Sport Fishing – By Jiggin Jerry

For a lot of us that have spent some time fishing, the terms “sport fishing” or “sport fisherman” have become popular and are heard often, but what does sport fishing mean?

What is a sport fisherman? The definition of the word fishing itself is “try to catch fish,” but there is more than one category of fishing—such as commercial fishing, survival fishing for food, etc., and then there is sport fishing.

Commercial fisheries catch fish with all kinds of means, long lining, big nets and a lot of fishing rods with heavy line.
These commercial fisheries will supply fish to a number of markets where the fish can be purchased.

Survival fishing for food could apply to an entire village using all kinds of techniques like seine nets, cast nets, fishing rods, cane poles, and the fish they catch will help feed their families.

Of course, this also applies to individuals just out fishing to catch fish for an occasional meal, which just described a lot of local fishermen that will use rods, live bait and dead bait. They will also chum the water and use very heavy lines and strong hooks to make sure that nothing gets away.

Then there is the sport fisherman. The sport fisherman spends most of his or her time practicing catch and release, but don’t get me wrong. Sport fishermen will still occasionally throw a few juicy ones in the cooler, but they primarily release.

Their equipment becomes like a work of art. They have fishing rods specially designed for each species of fish they target and a large selection of artificial lures so that they can practice the art of catching fish by tricking them with fake bait.

They find themselves testing their technique by using lighter equipment and thinner and lighter lines to see if they can battle the fish and win with such delicate tackle, like trying to catch a bull with a piece of thread.

Of course, this gives the fish a great upper hand, and in most cases, the fish wins, leaving with a hook in his lip that will rust out in a couple of weeks and the angler looking down at his feet saying, “I’ll get you next time!” Now let’s get to the moral of the story.

The reason I am explaining the difference in fishermen is because of conservation.  Recently, in the Lowcountry during our Winter months, we had an unexpected Winter storm, which brought cold temperatures, snow, sleet and freezing rain piled into the rivers, lakes and harbor, causing a very fast and drastic temperature drop in our waters.

One of the lowest recordings in the Charleston Harbor was 42 degrees. When temperature drops like that occur in the coastal waters in the Lowcountry, it can cause large fish kills. What do I mean by fish kills?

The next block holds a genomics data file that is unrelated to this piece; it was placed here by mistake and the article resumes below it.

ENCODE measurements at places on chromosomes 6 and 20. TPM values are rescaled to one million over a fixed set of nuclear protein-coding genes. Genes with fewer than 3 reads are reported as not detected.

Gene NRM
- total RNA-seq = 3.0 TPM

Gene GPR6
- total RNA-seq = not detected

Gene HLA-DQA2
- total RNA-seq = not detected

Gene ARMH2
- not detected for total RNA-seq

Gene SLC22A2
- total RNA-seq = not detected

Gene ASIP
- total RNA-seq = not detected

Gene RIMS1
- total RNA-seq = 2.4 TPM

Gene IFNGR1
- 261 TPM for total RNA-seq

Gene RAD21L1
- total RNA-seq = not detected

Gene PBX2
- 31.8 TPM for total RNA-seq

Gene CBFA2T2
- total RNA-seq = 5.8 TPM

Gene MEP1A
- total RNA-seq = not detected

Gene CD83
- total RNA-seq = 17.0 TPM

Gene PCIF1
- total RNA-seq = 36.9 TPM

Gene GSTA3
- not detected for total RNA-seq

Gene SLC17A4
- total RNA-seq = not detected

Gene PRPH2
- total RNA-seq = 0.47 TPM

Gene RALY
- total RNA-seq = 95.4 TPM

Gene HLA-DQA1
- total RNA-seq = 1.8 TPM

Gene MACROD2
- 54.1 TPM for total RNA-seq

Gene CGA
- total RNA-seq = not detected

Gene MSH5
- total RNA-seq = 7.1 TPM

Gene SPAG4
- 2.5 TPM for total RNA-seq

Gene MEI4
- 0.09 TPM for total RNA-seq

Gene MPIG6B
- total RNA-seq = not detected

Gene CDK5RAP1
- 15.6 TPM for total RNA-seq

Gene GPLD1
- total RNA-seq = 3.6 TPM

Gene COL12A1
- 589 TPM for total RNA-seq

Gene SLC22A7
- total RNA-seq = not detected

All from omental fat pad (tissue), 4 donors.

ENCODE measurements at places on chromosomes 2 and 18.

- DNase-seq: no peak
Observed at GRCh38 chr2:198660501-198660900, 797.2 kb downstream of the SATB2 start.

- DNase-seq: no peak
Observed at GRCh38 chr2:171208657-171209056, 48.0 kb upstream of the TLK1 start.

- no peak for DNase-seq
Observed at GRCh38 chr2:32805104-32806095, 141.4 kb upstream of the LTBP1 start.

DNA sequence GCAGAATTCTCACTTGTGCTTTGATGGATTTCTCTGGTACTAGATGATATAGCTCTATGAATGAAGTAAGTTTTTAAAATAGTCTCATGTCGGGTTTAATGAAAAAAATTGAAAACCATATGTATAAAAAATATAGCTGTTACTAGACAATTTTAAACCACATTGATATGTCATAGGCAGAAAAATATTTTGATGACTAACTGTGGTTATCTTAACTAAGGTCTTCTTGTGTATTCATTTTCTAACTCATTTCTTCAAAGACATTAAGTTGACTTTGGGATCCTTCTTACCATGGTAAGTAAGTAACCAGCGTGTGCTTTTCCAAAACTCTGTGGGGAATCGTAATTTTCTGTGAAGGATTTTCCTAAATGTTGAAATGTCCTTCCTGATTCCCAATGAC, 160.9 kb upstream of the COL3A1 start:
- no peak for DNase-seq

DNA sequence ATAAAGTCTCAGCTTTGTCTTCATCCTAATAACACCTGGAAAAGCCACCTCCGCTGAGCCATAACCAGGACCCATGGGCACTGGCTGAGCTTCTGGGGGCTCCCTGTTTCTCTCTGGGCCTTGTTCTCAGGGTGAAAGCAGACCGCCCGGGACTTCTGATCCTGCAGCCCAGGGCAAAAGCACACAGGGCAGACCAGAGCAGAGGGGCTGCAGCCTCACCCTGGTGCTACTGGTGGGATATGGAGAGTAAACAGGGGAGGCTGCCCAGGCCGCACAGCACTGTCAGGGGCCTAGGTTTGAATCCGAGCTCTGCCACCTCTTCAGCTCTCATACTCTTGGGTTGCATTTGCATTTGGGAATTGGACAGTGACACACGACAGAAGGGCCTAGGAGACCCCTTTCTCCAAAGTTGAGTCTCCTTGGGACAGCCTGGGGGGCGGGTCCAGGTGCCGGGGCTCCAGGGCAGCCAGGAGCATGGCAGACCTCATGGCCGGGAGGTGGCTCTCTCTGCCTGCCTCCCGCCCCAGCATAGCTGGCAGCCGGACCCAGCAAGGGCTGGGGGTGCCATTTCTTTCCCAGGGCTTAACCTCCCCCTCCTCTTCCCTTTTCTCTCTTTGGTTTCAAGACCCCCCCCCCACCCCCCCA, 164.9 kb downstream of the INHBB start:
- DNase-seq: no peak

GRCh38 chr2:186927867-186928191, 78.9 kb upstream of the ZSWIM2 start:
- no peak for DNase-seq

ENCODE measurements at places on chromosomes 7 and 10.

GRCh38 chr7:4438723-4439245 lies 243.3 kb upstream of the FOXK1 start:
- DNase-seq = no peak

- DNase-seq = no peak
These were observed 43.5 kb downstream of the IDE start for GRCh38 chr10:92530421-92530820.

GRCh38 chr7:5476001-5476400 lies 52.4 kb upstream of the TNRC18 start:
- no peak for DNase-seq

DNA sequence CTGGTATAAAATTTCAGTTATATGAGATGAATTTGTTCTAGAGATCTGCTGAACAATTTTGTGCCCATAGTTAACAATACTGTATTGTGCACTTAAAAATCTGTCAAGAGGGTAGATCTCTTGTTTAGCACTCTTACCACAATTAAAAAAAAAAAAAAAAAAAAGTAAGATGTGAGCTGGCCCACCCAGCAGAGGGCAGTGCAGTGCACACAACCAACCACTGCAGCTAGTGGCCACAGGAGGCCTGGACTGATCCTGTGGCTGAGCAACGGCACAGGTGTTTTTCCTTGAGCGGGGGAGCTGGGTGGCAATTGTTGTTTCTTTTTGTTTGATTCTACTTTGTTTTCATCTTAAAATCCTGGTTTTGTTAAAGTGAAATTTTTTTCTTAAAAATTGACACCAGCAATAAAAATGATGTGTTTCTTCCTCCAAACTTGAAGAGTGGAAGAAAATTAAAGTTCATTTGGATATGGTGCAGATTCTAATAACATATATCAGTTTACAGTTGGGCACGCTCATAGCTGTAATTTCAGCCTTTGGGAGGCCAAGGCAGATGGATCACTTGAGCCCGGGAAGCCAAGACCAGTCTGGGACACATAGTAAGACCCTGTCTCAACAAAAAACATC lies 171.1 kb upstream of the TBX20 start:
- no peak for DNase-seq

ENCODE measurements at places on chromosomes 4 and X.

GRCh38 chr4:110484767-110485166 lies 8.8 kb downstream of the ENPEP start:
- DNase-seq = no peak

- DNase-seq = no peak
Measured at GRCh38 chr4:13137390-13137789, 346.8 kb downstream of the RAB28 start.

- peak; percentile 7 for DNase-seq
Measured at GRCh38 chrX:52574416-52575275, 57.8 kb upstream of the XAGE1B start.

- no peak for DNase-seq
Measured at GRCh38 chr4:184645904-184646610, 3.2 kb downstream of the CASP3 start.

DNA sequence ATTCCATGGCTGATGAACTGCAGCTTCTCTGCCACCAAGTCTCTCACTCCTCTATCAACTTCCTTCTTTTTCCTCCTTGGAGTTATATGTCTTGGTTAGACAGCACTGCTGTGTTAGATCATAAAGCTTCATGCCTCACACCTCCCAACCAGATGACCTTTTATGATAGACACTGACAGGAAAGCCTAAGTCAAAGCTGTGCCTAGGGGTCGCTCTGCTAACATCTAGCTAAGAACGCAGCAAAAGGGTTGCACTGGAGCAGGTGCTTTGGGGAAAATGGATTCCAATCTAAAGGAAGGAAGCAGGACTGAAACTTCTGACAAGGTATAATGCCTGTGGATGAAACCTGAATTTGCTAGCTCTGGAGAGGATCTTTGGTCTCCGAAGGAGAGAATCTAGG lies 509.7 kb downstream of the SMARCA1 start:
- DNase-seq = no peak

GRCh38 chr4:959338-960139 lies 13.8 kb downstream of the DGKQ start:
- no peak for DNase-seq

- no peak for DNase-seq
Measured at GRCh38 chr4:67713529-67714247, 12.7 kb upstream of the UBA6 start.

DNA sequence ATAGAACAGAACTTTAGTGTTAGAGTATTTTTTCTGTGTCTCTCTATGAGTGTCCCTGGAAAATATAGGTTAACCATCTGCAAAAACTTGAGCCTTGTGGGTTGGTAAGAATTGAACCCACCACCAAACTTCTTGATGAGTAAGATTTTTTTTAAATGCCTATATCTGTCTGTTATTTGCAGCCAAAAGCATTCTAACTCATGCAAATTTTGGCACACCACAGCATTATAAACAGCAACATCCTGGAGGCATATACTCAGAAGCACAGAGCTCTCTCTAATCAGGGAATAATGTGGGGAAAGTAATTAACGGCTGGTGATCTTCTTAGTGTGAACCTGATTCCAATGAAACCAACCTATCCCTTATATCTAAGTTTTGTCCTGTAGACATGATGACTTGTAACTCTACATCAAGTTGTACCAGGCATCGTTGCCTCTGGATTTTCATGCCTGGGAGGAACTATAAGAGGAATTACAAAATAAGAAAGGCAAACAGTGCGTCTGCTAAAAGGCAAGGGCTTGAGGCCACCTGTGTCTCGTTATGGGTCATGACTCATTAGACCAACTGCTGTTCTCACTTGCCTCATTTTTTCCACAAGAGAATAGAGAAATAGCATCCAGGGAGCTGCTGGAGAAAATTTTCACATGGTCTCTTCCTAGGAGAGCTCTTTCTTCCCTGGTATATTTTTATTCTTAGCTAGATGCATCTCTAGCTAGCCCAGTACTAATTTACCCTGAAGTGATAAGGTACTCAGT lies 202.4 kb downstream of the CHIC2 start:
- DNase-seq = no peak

Fish kills are when fish die in large quantities. There can be individuals dying here and there separate from each other or large schools up to hundreds or thousands at a time.  Unfortunately, juvenile species of fish tend to be one of the first victims of the disaster. This is not because they are young and small, but this is because they have not learned from the adults yet.

Most older species know to head for deeper water. They have also learned their migratory routes, whereas the juveniles have not yet. I am explaining this to help one to understand the devastation that can be caused by these events. This is where we come in as fishermen.

South Carolina DNR has asked for a voluntary release of Spotted Seatrout in South Carolina. I would like to promote this and encourage local fishermen to participate. As sport fishermen, we already practice catch and release, but if we all go the extra mile, we can help bring the numbers of fish back to our fisheries.

Spotted Seatrout are the first and usually affected the most in these types of events, but they are not the only fish that are affected. Other game fish, like Red Drum and Sheepshead, are amongst those that have been spotted deceased on beaches and floating on grass lines.

It might help a lot if we could take the one extra step and release as many of these this year as we can. Please give me one moment to explain how this could help.

The size limit on Spotted Seatrout is 14 inches. This means everything above 14 inches can be kept, and instead of mentioning egg counts, let me just say the bigger the fish, the more eggs it lays.

The stronger and bigger the fish, the better gene pool they will be. The same goes for the Sheepshead and the Red Drum. DNR and the fish will appreciate your participation in this effort.

So, as we move into March and we see Spring approaching around the corner, get your rods and reels ready and have a great year! Like I always say, good luck out there and have fun fishing! To view some fishing adventures, go to my “Fishing with Jiggin Jerry” Channel on YouTube or go to

You may also enjoy reading Winter Sheepshead ~ By Jiggin’ Jerry